First training conducted on engaging on interfaith harmony in Pakistan
On 11th and 12th April 2018, Pak Institute for Peace Studies (PIPS) conducted a workshop on “Engaging on freedom of faith and inter-faith harmony in Pakistan”, in Islamabad. It was attended by around 20 experts, faith leaders, and development professionals who have worked in the domain of interfaith harmony, from Islamabad, Khyber Pakhtunkhwa, FATA, and Gilgit-Baltistan.
The workshop started off with a formal introduction by PIPS senior researcher Safdar Sial. He underlined that the purpose of the discussion was to know how to undertake different activities aimed at enhancing interfaith harmony. He suggested the participants to take active part in the discussions, but with logic. He also asked them to compile recommendations on how to improve policies and programs on the subject – freedom of faith and interfaith harmony – within the realities of Pakistan.
PIPS Senior Project Manager Muhammad Ismail Khan then shared findings of the interim report on undertaking initiatives related to freedom of faith and interfaith harmony in Pakistan. The report was compiled from interviews and focus-group discussion in the four provincial capitals with experts, faith leaders, development experts, academics, and journalists.
Ismail noted that freedom of faith and interfaith harmony is often considered as protecting the rights of minorities in Pakistan. Given that faith-based extremism has pervaded across all segments of the society, there is a need for treating the subject of interfaith harmony, as a cross-cutting theme, much like gender is taken by many rights-based organizations. At the same time, organizations should know what it means by conflict-sensitive approach, something that does not exacerbate the existing tensions. He said the role of faith leaders, educationists, organizations, and some public departments is pivotal in this regard, and engagements be sought to this end.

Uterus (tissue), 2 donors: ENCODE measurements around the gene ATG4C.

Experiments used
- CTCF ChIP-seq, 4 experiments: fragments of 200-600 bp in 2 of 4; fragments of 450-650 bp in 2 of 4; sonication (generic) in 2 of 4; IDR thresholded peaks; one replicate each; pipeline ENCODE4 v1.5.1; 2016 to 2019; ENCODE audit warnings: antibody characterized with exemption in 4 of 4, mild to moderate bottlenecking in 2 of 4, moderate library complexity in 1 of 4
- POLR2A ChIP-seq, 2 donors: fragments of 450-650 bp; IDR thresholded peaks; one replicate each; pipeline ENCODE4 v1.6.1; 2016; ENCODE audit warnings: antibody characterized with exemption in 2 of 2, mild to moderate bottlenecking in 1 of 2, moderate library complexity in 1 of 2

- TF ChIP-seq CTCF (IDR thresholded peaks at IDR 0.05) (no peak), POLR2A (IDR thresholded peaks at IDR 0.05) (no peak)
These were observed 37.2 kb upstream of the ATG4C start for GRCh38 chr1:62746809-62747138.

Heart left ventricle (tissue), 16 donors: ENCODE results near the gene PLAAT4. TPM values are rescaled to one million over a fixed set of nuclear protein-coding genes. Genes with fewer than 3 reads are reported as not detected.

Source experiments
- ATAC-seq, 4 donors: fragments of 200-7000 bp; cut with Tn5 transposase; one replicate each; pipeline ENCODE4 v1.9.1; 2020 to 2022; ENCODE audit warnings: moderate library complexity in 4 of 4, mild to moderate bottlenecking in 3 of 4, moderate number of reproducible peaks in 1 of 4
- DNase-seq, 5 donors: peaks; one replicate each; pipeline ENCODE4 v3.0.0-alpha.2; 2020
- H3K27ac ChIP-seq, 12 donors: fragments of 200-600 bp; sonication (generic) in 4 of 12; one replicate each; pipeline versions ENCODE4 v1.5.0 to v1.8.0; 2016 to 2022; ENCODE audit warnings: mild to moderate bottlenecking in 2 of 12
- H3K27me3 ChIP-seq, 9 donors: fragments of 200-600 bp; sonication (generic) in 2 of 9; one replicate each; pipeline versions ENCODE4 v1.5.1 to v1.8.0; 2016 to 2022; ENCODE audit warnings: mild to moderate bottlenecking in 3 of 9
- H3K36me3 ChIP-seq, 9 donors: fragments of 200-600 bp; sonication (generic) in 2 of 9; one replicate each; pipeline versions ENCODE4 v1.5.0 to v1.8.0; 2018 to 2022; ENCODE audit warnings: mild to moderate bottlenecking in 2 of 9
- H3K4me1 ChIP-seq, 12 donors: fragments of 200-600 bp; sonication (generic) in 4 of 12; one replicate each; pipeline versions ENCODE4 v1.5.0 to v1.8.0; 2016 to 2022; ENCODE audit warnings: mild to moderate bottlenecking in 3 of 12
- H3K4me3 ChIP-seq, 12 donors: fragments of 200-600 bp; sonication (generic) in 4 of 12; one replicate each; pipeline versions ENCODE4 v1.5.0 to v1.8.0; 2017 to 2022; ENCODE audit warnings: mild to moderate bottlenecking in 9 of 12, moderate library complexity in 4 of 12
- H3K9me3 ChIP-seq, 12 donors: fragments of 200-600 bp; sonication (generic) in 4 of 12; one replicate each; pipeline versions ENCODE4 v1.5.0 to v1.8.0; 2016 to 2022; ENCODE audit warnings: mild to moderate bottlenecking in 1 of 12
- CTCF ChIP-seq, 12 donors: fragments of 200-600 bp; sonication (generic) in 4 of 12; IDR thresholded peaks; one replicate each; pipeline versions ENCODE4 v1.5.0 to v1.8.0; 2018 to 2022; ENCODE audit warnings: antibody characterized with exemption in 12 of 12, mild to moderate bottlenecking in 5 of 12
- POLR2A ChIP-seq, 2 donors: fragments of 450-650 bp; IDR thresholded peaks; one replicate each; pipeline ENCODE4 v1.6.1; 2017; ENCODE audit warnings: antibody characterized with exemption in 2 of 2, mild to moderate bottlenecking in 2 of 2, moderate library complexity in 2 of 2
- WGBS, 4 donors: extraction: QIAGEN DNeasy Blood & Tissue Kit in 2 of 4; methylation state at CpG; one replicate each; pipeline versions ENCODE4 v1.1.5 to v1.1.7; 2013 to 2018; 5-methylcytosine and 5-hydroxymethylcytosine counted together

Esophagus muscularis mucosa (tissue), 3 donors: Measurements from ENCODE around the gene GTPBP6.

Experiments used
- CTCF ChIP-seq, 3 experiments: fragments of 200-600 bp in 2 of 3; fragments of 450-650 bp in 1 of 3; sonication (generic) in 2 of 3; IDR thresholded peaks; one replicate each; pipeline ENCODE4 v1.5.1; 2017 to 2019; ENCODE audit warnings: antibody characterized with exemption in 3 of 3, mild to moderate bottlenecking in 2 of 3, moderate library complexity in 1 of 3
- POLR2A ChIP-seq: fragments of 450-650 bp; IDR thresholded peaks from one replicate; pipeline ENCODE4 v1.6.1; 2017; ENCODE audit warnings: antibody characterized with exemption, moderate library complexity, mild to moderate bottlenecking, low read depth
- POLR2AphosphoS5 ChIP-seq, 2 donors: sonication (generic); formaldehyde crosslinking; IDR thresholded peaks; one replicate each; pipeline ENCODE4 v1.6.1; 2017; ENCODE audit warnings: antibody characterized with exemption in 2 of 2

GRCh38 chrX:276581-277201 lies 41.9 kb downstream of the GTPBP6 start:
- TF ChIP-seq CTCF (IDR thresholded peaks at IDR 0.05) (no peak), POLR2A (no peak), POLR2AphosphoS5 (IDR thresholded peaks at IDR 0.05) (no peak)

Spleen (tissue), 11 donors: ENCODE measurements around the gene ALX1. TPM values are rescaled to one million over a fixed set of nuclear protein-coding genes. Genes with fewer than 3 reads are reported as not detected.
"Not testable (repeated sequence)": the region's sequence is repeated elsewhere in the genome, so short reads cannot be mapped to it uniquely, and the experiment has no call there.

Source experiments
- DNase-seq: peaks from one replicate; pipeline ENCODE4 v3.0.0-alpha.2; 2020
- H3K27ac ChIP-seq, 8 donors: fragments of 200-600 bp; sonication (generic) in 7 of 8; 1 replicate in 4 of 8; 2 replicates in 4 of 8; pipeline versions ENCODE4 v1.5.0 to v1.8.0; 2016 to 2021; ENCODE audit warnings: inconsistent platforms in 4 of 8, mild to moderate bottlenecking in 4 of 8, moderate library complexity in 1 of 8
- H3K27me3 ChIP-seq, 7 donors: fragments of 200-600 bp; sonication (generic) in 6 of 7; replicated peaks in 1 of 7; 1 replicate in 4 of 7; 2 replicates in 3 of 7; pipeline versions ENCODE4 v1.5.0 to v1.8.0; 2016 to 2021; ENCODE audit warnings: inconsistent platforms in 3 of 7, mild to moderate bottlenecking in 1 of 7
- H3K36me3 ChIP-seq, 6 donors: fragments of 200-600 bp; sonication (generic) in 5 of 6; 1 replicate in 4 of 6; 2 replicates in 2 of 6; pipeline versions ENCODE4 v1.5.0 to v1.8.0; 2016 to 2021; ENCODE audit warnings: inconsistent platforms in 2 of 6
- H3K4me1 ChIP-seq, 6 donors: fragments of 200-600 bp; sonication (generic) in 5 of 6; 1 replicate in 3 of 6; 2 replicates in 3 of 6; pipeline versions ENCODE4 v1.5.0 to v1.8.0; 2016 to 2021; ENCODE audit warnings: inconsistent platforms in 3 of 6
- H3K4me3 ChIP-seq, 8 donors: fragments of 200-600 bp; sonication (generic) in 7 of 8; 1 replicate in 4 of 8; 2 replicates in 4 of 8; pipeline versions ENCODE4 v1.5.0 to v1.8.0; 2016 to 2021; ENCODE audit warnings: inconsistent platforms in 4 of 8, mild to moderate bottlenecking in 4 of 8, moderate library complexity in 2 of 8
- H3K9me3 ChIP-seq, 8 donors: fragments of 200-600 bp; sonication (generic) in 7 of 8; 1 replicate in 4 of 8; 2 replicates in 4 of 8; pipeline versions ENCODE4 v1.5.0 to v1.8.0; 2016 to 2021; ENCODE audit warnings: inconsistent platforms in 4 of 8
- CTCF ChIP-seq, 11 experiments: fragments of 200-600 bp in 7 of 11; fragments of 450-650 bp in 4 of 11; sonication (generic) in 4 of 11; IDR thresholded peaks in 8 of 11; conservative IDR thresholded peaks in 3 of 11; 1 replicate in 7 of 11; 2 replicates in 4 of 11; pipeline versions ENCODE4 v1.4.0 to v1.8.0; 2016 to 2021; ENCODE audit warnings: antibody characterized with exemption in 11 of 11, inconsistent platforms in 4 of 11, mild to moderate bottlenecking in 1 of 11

Among some issues faced by different faith groups, one of them pertains to inconsistency in their documentation. All non-Muslim groups contest their total count made on 1998 census, while the religious-wise numbers of the 2018 census are yet to be publicized. In some cases, those on the lower-rung even lack identity documents, thereby excluding them from socio-political processes and increasing their vulnerabilities.
Taking the argument forward, Zafarullah Khan, an expert on constitution affairs, argued it is not that only a non-Muslim is discriminated; many Muslims too are on the periphery, and, like non-Muslims, are vulnerable to exploitation too. He argued that in some cases, the Constitution grants more rights to non-Muslims than to Muslims. On ground, to be sure, the feelings are otherwise.
Thus, rather than compartmentalizing the issue, presenting it as the problem of one or other community, Zafarullah Khan asked to explore how common Pakistanis have been denied the rights accorded to them as citizens of the land. This, he said, has spawned different types of citizens, ranging from those who live in FATA to those who in Islamabad.
Strikingly, while quoting from the constitutional history of Pakistan, Zafarullah underlined that “democracy in Pakistan has promoted inclusion of non-Muslims, whereas dictatorial eras saw exclusion.” There was not a single non-Muslim legislator in the legislature of Ayub’s, while Zia’s policies negatively impacted non-Muslims. This reality calls upon strengthening democratic norms and institutions in the country.